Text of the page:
posted 09-08-2006 07:51 AM     Click Here to See the Profile for Robert Pearlman   Click Here to Email Robert Pearlman     Edit/Delete Message   Reply w/Quote
The STS-115 crew departed the Operations and Checkout Building at 6:50 a.m. CDT and boarded the Astrovan for the trip to Pad 39B...

The astronauts are now taking their seats inside Atlantis. Once in place, the crew will begin powering up orbiter systems and getting the ship configured for launch.

At this time, NASA is still pressing forward with launch preparations. Mission managers are continuing to determine if they will consider launching with three working sensors or if it will be necessary to de-tank and try again tomorrow.

The decision hinges on whether NASA follows the rule exception devised after the STS-114 ECO failure — stand down for 24 hours and if the problem repeats itself tomorrow, then launch — or decides to amend the rule and fly as-is with 3 of 4 sensors operating.

[Edited by Robert Pearlman (September 08, 2006).]

BMckay
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Posts: 1906
From: MA, USA
Registered: Sep 2002

posted 09-08-2006 08:33 AM     Click Here to See the Profile for BMckay   Click Here to Email BMckay     Edit/Delete Message   Reply w/Quote
Lets see if Dan Burbank gets to fly again on Sept 8th. Six years ago he flew aboard STS-106 that launched on the 8th!!

[Edited by BMckay (September 08, 2006).]

Robert Pearlman
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Posts: 27328
From: Houston, TX
Registered: Nov 1999

posted 09-08-2006 09:53 AM     Click Here to See the Profile for Robert Pearlman   Click Here to Email Robert Pearlman     Edit/Delete Message   Reply w/Quote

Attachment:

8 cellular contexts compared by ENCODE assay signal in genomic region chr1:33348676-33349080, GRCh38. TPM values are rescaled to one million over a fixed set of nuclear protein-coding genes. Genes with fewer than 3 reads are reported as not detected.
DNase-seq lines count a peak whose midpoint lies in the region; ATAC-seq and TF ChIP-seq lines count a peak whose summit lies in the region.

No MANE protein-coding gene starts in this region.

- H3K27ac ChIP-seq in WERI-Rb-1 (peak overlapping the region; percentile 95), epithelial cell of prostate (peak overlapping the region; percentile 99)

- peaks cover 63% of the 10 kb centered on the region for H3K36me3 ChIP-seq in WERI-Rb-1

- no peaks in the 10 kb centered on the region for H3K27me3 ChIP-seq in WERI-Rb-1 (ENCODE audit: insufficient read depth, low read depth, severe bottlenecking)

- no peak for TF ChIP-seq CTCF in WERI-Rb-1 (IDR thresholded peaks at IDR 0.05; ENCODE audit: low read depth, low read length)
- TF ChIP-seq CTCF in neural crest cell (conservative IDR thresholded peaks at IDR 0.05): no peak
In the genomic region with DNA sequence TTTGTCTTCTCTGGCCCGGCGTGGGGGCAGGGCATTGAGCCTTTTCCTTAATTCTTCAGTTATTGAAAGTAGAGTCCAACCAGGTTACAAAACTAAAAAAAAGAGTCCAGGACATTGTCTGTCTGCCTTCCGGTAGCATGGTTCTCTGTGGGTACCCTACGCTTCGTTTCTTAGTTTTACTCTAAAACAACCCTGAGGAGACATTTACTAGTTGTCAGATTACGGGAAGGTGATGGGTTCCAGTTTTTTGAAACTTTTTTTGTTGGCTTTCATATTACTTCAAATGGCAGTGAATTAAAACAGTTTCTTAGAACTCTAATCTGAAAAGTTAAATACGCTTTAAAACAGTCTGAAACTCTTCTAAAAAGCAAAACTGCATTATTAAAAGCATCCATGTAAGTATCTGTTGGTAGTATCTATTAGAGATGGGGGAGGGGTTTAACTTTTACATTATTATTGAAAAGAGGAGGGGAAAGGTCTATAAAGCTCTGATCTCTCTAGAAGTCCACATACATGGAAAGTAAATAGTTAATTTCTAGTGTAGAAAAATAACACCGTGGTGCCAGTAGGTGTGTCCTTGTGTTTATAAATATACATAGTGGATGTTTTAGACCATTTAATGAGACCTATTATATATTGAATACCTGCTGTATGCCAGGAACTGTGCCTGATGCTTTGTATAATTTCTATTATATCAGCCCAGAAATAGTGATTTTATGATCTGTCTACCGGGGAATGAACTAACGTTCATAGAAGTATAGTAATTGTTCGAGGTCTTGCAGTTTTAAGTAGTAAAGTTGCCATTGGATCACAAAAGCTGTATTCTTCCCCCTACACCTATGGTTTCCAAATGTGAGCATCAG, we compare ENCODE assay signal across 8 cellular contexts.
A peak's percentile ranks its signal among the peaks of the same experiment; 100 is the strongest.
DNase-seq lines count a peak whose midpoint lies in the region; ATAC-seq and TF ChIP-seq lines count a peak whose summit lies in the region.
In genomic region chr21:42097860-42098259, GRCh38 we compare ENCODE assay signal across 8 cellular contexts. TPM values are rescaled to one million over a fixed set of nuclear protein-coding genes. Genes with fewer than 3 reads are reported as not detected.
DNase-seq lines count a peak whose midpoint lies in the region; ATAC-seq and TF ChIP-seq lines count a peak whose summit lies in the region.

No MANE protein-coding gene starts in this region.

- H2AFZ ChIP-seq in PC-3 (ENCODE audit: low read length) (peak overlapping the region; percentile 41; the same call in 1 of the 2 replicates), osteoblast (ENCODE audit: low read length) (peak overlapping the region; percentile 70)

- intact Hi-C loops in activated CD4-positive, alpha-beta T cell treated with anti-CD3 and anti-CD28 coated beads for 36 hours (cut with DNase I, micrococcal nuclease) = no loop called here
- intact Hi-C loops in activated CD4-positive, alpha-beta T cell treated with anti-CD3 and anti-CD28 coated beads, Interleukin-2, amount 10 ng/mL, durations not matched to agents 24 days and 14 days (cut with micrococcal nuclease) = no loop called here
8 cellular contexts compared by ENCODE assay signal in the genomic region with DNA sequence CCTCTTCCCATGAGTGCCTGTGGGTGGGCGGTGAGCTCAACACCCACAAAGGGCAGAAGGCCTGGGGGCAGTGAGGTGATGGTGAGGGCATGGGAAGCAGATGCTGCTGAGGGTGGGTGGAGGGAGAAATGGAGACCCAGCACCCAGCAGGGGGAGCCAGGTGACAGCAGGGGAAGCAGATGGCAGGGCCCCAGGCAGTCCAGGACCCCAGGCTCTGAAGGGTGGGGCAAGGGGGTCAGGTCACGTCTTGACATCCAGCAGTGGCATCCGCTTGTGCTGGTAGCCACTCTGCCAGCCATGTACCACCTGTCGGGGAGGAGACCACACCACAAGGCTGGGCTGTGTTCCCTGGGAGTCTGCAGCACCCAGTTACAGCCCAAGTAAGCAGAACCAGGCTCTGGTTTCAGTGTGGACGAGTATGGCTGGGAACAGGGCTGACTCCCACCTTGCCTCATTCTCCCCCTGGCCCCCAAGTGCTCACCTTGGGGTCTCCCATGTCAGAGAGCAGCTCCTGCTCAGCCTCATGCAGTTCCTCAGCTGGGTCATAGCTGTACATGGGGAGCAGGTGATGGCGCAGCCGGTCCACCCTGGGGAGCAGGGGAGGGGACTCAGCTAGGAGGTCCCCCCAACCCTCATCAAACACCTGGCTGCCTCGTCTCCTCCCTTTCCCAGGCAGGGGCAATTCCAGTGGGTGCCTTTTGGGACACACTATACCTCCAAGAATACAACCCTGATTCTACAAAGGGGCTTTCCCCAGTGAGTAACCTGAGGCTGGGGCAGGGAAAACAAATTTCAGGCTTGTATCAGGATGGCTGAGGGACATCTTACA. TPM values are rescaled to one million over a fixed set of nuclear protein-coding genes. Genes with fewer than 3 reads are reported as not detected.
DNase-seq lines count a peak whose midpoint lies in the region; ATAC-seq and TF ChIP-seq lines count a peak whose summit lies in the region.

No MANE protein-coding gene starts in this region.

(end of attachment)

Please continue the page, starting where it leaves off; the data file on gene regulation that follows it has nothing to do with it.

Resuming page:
NASA launch director Mike Leinbach has called a 24-hour scrub turnaround "to follow the launch commit criteria as written" in regards to this morning's low-level fuel sensor failure.

From SPACE.com:

quote:
NASA flight rules typically call for four working [Engine Cutoff or ECO] sensors in both the liquid oxygen and liquid hydrogen fuel tanks, but the regulations do have some leeway that would allow a Saturday launch. But that approval hinges on the results of additional sensor checks as engineers drain Atlantis’ external tank tonight and refill it early Saturday.

If all four sensors work fine, or if the problem occurs exactly as seen today, Atlantis could launch, NASA spokesperson June Malone told SPACE.com.

The rationale allowed NASA’s space shuttle Discovery to launch its STS-114 return to flight mission in July 2005 despite a 13-day delay due to a similar ECO sensor problem. The sensors, all tracked to a batch manufactured in 1996, were later replaced with new versions in future shuttle external tanks.


Launch is now set for 10:14:49 a.m. CDT (1514:49 GMT) tomorrow, with weather forecasts offering an 80 percent chance of favorable flight conditions, NASA said.

NASA has only one remaining day – Sept. 9 – to launch Atlantis’ scrub-ridden mission to jump start ISS construction before settling into an extended delay to allow time for a Russian Soyuz mission to swap out station crewmembers. The next available launch attempt can occur no earlier than late September or early October, shuttle officials have said.

[Edited by Robert Pearlman (September 08, 2006).]

ivorwilliams
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Posts: 59
From: Welwyn Garden City, UK